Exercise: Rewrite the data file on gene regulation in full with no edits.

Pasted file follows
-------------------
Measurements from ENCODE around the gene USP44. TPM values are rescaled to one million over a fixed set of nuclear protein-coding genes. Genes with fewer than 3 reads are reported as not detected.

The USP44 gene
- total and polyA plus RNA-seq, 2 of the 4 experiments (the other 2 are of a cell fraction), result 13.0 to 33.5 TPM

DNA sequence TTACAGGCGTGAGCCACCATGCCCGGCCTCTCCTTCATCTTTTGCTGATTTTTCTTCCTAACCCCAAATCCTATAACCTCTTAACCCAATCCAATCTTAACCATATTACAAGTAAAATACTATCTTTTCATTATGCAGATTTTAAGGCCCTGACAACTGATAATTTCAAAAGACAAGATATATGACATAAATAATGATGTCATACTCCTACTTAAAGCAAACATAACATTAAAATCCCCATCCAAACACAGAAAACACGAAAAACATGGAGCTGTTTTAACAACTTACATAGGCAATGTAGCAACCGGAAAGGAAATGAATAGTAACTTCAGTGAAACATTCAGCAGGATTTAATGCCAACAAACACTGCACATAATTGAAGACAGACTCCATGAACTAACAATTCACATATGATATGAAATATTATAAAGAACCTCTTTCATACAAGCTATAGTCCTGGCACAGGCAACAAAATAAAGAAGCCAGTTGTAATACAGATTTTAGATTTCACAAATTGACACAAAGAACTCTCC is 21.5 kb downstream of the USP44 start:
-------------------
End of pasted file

Measurements from ENCODE around the gene USP44. TPM values are rescaled to one million over a fixed set of nuclear protein-coding genes. Genes with fewer than 3 reads are reported as not detected.

The USP44 gene
- total and polyA plus RNA-seq, 2 of the 4 experiments (the other 2 are of a cell fraction), result 13.0 to 33.5 TPM

DNA sequence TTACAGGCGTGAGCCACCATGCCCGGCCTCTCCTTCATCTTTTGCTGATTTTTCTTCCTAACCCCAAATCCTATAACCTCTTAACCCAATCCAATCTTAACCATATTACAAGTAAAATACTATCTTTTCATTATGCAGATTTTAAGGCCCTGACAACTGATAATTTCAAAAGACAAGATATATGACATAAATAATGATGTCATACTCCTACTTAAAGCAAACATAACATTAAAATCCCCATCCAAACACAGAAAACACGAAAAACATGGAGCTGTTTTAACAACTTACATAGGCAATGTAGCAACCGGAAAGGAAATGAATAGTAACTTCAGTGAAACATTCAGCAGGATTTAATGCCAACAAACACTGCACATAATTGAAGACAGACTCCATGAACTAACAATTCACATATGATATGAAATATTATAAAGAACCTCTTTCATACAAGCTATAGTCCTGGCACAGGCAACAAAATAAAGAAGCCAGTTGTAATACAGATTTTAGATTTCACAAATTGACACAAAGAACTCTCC is 21.5 kb downstream of the USP44 start: